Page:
17 hour shooting rampage in Thailand leaves 29 dead

Inside Terminal 21 shopping mall where a 17 hour shooting rampage left 29 dead

Devastation made its way to Bangkok, Thailand, where 29 people were shot dead in a shopping mall by an ex-soldier, according to CNN.  

A day that seemed like any other quickly turned into a scarring moment in history. The global community is still mourning, as 57 others have also been wounded.

“Everybody was running into the shops and restaurants and barricading the doors. Everyone was really panicking. Everyone was looking through the glass trying to see what was happening exactly,” said local Jon Fielding, according to CNN.

The shooting rampage lasted for 17 hours, according to CBS. The perpetrator, Sgt. Maj. Jakrapanth Thomma, began firing at a naval base in northeastern Thailand before he infiltrated Terminal 21 mall on Saturday, Feb. 8. He was shot dead by police the following day. In the army, he was an ammunition battalion officer, according to CNN.

When Suffolk Professor Ronald Suleski first heard the news he analyzed the circumstances using political reasoning. Looking at the weapons used and possible motives, he expressed what could possibly be done for future instances.

“As automatic and semi-automatic weapons spread in society, they will especially be taken up when people are angry and want to cause a lot of harm,” said Suleski. “A number of groups have ideas about restricting access to firearms, more careful monitoring, etc. These groups and people need to speak up more loudly and more frequently.”

According to CBS, the shooting initially occurred on a naval base, where the Thai army says the criminal killed two others in a “personal dispute” over debt. They were the first two to die.

Following the argument, Thomma drove to his army base where he gathered weapons, ammunition and a Humvee, otherwise known as a military truck. Colleagues of the gunman were also some of the first to be targeted. Before he made his way to the mall, he shot through a Buddhist temple, according to CNN.

“We were scared and ran to hide in toilets. I am so glad. I was so scared of getting hurt,” said Sumana Jeerawattanak, who was rescued by police, according to the Washington Post.

Upon his arrival to the shopping center, the shooter opened rapid fire on people, forcing dozens to seek shelter inside the mall. Fielding stated how he and 20 others hid behind a restaurant kitchen counter for five hours, while hundreds were waiting to be evacuated, according to CNN.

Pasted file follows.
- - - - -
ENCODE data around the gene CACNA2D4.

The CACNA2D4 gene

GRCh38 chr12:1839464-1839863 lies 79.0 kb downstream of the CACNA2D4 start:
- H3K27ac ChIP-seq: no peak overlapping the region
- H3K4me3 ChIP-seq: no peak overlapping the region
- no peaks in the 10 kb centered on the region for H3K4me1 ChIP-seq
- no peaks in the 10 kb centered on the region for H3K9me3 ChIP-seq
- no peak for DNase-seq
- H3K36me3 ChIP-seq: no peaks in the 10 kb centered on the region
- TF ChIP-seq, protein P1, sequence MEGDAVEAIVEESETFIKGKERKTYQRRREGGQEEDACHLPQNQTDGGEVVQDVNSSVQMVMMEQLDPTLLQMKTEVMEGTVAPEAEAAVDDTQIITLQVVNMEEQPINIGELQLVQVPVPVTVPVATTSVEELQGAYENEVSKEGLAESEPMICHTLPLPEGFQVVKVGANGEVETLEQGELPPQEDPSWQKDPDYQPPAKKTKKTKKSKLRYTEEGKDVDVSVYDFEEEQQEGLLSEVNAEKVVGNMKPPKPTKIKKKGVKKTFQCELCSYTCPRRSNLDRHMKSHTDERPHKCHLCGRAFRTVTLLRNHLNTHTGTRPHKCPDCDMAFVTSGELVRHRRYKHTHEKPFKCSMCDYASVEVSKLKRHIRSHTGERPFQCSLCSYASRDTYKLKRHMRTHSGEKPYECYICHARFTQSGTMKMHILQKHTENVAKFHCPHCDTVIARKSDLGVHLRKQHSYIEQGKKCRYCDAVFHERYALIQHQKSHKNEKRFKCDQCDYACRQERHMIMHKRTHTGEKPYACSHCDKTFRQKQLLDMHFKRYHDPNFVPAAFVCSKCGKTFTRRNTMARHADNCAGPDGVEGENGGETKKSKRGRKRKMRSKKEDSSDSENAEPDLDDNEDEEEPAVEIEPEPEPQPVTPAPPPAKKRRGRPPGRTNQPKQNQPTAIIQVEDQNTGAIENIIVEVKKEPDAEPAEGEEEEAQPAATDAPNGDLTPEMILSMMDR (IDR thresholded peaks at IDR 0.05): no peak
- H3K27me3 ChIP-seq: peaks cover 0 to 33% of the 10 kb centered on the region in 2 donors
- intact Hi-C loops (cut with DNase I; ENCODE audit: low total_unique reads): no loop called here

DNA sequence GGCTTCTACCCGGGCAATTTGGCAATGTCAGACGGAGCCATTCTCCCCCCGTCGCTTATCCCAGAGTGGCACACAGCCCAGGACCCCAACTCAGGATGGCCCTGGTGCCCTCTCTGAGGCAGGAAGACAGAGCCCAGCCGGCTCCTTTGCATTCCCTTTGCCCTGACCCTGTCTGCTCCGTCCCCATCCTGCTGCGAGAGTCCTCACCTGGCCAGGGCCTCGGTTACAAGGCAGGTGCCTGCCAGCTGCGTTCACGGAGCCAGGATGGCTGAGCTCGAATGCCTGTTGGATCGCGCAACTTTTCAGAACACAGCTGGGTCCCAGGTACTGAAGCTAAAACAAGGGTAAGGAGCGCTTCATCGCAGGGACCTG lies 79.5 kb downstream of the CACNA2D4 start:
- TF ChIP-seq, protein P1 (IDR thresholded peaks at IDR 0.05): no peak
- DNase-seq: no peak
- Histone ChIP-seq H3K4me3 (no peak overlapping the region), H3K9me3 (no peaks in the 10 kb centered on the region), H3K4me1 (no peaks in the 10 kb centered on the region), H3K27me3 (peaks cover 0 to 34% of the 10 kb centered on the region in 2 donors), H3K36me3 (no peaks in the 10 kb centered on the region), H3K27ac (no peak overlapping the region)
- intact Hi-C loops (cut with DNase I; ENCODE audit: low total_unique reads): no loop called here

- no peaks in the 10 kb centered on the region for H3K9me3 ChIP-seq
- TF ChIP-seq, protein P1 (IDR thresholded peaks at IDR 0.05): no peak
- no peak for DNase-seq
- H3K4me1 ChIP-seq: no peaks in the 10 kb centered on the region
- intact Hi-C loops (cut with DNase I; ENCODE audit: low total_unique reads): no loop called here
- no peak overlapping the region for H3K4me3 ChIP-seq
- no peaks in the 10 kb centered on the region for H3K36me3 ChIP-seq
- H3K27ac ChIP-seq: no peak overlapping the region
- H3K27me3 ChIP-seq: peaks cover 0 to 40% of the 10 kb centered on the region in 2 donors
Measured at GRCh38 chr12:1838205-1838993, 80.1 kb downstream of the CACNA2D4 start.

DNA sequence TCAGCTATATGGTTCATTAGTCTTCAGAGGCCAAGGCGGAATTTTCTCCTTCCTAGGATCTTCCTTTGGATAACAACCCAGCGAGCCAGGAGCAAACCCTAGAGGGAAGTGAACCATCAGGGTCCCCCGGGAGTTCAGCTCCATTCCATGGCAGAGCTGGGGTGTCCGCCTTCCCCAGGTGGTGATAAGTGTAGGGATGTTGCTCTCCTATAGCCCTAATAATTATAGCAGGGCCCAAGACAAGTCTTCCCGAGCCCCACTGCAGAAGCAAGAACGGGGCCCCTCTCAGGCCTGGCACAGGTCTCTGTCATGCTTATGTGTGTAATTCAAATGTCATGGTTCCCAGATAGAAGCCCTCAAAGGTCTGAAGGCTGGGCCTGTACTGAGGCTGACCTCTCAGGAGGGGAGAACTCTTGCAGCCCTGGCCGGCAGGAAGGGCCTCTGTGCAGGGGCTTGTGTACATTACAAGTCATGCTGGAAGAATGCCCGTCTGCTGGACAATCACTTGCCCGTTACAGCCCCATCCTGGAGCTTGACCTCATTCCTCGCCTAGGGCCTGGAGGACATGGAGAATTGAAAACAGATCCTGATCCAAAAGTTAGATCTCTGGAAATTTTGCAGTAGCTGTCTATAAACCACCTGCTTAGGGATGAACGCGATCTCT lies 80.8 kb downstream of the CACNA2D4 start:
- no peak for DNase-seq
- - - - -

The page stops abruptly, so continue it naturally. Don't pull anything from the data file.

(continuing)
It wasn’t until later, around midnight, that the police had secured a portion of the above-ground part of the mall, according to USA Today. However, the shooter’s exact location had yet to be located.

Sources say many victims were taken to nearby hospitals while the mall stayed on lockdown and didn’t open again until Feb. 13.

During that time, the gunman had taken to social media, continuously posting concerning updates of his rampage. While he was using social media, an image surfaced of him walking with a military helmet with smoke trailing behind him, according to USA Today.

“I think most people in Boston will lament this event, and not see anything positive in it,” said Suleski.

The man was eventually located and the standoff was over, as police shot Thomma dead on Sunday, Feb. 9. Afterwards, the country’s army chief apologized for the events that took place just days earlier, according to CBS.

Gen. Apirat Kongsompong stated he felt a great deal of grief and sorrow for those affected by the tragedy.

“I, as army chief, would like to apologize and say how sorry I am for this incident which was caused by a staff of the army. The second that the perpetrator pulled the trigger and killed, in that minute he is a criminal and no longer a soldier, ” said Kongsompong to CBS.

The emotional press conference held by the chief stated how the army wants to compensate for all the damages done to the families and victims.

“If you want to blame someone, you blame General Aspirat Kongsompng. I accept all criticisms and opinions. You can blame me because I am the army chief,” said Kongsompong.